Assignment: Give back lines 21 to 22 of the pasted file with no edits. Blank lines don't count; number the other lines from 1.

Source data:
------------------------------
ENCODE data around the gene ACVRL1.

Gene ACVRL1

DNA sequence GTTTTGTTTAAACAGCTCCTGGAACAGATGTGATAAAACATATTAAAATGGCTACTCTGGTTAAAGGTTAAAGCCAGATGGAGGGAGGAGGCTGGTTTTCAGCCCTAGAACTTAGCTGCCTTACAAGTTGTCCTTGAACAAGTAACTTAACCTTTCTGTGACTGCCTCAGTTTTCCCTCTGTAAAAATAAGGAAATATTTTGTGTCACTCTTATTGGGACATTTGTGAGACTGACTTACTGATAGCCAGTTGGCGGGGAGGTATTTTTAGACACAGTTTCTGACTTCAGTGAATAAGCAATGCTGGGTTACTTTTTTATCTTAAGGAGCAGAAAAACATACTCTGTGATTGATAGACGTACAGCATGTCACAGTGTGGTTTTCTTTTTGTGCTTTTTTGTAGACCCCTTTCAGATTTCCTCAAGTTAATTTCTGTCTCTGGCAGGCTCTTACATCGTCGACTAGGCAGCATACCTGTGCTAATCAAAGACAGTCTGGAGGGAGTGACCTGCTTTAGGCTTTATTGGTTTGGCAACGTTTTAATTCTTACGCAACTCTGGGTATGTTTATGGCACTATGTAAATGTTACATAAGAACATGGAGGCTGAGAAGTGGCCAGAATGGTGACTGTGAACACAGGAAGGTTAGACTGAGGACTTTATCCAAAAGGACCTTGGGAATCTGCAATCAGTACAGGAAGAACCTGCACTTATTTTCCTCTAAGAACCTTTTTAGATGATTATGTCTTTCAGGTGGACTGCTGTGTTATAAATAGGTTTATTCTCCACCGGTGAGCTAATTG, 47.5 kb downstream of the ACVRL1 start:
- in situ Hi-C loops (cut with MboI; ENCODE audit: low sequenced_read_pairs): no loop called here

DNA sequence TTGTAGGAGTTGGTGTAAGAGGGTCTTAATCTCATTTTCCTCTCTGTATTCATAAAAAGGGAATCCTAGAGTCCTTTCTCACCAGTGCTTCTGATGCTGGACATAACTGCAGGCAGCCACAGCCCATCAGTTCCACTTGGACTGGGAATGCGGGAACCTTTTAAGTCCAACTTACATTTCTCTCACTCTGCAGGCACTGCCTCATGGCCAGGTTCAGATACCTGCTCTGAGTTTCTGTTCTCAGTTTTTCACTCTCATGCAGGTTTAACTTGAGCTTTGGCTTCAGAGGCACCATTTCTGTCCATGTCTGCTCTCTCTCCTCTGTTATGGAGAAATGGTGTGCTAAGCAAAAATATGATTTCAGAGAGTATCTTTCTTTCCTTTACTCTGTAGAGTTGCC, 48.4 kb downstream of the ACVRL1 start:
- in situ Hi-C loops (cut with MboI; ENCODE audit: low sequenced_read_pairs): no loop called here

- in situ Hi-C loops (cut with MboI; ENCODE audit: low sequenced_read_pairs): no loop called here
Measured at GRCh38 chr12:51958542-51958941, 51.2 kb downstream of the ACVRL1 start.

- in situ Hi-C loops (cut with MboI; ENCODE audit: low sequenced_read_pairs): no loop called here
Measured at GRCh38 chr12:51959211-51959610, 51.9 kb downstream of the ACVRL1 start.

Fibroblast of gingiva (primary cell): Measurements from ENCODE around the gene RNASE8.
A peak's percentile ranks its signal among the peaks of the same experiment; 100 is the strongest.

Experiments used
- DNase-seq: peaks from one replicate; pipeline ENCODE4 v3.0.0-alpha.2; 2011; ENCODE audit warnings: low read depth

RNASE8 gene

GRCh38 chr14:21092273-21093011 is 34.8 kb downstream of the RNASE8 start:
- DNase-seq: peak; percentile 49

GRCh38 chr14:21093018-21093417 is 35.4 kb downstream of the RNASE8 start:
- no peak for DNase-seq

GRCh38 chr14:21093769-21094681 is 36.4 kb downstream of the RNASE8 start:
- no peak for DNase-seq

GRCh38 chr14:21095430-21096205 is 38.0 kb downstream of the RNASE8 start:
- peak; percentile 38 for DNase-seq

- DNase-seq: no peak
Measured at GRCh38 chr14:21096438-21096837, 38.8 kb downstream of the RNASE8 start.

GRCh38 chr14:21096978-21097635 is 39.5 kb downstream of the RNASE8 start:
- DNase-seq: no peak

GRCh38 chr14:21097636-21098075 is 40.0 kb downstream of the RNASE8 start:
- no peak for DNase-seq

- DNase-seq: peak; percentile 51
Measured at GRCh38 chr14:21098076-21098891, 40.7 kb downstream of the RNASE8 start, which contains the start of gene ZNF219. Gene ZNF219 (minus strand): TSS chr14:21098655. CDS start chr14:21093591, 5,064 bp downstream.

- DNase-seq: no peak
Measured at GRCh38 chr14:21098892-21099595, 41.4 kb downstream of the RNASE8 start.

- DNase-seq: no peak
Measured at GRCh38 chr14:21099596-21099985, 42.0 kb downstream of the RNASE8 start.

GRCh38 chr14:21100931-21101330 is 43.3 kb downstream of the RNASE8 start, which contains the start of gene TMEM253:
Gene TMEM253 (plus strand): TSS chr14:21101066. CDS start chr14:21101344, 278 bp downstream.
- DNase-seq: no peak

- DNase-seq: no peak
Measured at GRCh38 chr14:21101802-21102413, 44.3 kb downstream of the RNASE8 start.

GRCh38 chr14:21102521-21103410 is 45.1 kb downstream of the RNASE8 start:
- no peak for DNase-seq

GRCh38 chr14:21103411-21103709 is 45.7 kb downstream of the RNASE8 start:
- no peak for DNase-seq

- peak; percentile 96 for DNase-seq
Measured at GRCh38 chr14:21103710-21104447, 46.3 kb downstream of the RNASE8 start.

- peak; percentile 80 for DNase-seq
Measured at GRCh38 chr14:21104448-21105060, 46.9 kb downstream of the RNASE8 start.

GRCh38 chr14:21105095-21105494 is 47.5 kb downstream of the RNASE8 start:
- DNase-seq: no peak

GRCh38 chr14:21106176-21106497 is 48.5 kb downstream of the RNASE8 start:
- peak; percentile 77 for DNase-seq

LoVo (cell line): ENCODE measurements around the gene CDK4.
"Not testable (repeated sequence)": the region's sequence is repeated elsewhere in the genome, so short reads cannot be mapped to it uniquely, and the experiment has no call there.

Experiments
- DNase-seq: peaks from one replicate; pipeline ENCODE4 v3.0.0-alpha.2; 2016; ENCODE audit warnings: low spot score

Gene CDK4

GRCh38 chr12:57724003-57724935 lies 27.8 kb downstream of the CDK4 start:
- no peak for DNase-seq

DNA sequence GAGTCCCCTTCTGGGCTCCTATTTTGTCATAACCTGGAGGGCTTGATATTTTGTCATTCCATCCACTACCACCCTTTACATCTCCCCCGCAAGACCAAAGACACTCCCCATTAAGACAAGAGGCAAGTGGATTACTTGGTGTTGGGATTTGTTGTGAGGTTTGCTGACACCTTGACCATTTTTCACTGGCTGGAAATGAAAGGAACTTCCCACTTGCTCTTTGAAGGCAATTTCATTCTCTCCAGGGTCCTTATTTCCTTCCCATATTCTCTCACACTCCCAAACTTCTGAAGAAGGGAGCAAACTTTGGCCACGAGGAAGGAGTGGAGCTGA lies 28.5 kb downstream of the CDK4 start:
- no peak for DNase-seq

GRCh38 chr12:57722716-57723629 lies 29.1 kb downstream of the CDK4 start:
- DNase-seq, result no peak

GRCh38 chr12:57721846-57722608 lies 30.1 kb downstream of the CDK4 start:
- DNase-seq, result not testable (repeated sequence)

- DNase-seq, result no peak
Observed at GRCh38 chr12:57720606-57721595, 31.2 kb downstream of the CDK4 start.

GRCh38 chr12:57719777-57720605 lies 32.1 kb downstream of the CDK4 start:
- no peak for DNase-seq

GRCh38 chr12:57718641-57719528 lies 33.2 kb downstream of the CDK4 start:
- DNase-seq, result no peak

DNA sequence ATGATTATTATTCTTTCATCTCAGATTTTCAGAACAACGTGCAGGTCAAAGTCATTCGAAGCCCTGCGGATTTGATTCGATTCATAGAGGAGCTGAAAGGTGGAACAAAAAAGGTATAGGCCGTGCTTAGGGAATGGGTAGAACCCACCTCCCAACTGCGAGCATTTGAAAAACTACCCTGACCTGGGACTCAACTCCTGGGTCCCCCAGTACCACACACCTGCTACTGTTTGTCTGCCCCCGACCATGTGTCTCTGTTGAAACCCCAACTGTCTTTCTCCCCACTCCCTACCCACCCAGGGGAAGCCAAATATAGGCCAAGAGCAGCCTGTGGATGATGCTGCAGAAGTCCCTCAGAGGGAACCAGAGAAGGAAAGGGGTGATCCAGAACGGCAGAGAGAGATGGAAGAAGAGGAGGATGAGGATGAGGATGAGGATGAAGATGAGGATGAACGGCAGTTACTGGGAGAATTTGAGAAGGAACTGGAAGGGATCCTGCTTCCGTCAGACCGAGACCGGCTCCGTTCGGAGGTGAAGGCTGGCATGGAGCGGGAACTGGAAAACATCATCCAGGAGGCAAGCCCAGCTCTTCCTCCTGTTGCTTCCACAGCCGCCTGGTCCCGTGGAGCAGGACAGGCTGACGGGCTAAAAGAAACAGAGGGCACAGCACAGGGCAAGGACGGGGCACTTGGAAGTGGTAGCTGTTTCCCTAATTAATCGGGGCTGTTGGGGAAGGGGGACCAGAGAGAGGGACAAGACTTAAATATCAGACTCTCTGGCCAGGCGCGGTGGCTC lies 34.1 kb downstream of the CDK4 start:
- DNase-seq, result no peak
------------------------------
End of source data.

- no peak for DNase-seq

GRCh38 chr14:21095430-21096205 is 38.0 kb downstream of the RNASE8 start: